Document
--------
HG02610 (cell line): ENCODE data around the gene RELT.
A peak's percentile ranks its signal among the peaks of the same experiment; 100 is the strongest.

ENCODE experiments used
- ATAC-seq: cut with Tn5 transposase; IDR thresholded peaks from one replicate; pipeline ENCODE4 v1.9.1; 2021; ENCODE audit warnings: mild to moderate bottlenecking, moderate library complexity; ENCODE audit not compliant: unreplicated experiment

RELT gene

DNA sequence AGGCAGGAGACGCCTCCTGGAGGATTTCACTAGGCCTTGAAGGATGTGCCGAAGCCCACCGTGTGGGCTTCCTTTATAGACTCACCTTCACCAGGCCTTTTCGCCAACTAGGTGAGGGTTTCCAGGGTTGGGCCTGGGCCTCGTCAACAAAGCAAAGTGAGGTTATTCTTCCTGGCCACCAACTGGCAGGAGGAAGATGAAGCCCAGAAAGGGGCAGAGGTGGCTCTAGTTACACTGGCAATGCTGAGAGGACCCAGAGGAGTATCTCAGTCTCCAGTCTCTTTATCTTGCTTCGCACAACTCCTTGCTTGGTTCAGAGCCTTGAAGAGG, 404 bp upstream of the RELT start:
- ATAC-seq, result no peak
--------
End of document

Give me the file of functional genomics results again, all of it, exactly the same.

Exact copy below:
HG02610 (cell line): ENCODE data around the gene RELT.
A peak's percentile ranks its signal among the peaks of the same experiment; 100 is the strongest.

ENCODE experiments used
- ATAC-seq: cut with Tn5 transposase; IDR thresholded peaks from one replicate; pipeline ENCODE4 v1.9.1; 2021; ENCODE audit warnings: mild to moderate bottlenecking, moderate library complexity; ENCODE audit not compliant: unreplicated experiment

RELT gene

DNA sequence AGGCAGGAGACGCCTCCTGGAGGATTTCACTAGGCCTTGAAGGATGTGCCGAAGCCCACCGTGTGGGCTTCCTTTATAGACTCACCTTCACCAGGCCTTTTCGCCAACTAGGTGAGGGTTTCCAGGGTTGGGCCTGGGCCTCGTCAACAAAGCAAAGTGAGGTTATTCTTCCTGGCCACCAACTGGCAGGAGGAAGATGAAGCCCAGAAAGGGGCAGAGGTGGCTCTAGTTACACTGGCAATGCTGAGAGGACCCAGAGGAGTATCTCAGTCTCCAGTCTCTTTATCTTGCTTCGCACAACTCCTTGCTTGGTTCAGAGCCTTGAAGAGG, 404 bp upstream of the RELT start:
- ATAC-seq, result no peak